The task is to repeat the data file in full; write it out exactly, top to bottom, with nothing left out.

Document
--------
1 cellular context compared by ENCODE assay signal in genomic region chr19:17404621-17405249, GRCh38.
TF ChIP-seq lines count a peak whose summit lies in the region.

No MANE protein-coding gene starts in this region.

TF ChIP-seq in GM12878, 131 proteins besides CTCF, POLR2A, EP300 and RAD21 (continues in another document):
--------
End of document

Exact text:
1 cellular context compared by ENCODE assay signal in genomic region chr19:17404621-17405249, GRCh38.
TF ChIP-seq lines count a peak whose summit lies in the region.

No MANE protein-coding gene starts in this region.

TF ChIP-seq in GM12878, 131 proteins besides CTCF, POLR2A, EP300 and RAD21 (continues in another document):